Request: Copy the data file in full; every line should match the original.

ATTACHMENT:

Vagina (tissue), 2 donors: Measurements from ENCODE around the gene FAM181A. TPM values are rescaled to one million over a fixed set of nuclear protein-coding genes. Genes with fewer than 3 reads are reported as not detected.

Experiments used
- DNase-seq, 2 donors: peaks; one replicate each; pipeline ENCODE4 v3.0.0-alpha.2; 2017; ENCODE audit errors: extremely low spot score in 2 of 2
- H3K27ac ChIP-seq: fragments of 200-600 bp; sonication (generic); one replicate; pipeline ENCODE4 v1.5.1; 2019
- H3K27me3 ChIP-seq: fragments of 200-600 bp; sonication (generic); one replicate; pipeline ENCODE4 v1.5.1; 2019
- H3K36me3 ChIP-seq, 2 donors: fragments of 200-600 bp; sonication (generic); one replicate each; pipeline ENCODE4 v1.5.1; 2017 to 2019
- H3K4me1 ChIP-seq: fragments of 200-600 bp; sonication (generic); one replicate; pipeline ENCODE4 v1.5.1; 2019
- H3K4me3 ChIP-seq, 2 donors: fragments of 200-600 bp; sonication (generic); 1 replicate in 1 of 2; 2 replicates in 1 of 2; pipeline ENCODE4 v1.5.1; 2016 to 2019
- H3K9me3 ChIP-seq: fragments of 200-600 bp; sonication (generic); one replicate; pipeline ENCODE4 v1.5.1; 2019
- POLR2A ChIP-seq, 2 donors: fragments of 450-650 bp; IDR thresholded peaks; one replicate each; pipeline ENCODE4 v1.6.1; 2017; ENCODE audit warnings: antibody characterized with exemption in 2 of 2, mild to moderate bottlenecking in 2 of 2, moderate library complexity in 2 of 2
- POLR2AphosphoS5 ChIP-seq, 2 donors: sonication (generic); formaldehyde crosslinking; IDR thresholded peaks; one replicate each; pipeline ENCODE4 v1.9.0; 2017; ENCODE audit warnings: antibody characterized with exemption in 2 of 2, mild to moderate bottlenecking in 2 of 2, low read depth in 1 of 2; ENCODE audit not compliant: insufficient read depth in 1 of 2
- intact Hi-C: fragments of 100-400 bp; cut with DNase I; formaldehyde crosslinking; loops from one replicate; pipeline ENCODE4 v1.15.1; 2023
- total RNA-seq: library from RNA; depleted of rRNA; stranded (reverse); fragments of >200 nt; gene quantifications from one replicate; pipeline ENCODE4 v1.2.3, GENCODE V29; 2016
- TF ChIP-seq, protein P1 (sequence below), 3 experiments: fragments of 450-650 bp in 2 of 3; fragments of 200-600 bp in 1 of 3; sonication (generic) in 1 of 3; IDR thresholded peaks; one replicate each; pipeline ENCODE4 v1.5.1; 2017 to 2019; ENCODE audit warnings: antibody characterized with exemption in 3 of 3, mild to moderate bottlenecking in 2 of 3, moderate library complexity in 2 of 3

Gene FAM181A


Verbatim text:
Vagina (tissue), 2 donors: Measurements from ENCODE around the gene FAM181A. TPM values are rescaled to one million over a fixed set of nuclear protein-coding genes. Genes with fewer than 3 reads are reported as not detected.

Experiments used
- DNase-seq, 2 donors: peaks; one replicate each; pipeline ENCODE4 v3.0.0-alpha.2; 2017; ENCODE audit errors: extremely low spot score in 2 of 2
- H3K27ac ChIP-seq: fragments of 200-600 bp; sonication (generic); one replicate; pipeline ENCODE4 v1.5.1; 2019
- H3K27me3 ChIP-seq: fragments of 200-600 bp; sonication (generic); one replicate; pipeline ENCODE4 v1.5.1; 2019
- H3K36me3 ChIP-seq, 2 donors: fragments of 200-600 bp; sonication (generic); one replicate each; pipeline ENCODE4 v1.5.1; 2017 to 2019
- H3K4me1 ChIP-seq: fragments of 200-600 bp; sonication (generic); one replicate; pipeline ENCODE4 v1.5.1; 2019
- H3K4me3 ChIP-seq, 2 donors: fragments of 200-600 bp; sonication (generic); 1 replicate in 1 of 2; 2 replicates in 1 of 2; pipeline ENCODE4 v1.5.1; 2016 to 2019
- H3K9me3 ChIP-seq: fragments of 200-600 bp; sonication (generic); one replicate; pipeline ENCODE4 v1.5.1; 2019
- POLR2A ChIP-seq, 2 donors: fragments of 450-650 bp; IDR thresholded peaks; one replicate each; pipeline ENCODE4 v1.6.1; 2017; ENCODE audit warnings: antibody characterized with exemption in 2 of 2, mild to moderate bottlenecking in 2 of 2, moderate library complexity in 2 of 2
- POLR2AphosphoS5 ChIP-seq, 2 donors: sonication (generic); formaldehyde crosslinking; IDR thresholded peaks; one replicate each; pipeline ENCODE4 v1.9.0; 2017; ENCODE audit warnings: antibody characterized with exemption in 2 of 2, mild to moderate bottlenecking in 2 of 2, low read depth in 1 of 2; ENCODE audit not compliant: insufficient read depth in 1 of 2
- intact Hi-C: fragments of 100-400 bp; cut with DNase I; formaldehyde crosslinking; loops from one replicate; pipeline ENCODE4 v1.15.1; 2023
- total RNA-seq: library from RNA; depleted of rRNA; stranded (reverse); fragments of >200 nt; gene quantifications from one replicate; pipeline ENCODE4 v1.2.3, GENCODE V29; 2016
- TF ChIP-seq, protein P1 (sequence below), 3 experiments: fragments of 450-650 bp in 2 of 3; fragments of 200-600 bp in 1 of 3; sonication (generic) in 1 of 3; IDR thresholded peaks; one replicate each; pipeline ENCODE4 v1.5.1; 2017 to 2019; ENCODE audit warnings: antibody characterized with exemption in 3 of 3, mild to moderate bottlenecking in 2 of 3, moderate library complexity in 2 of 3

Gene FAM181A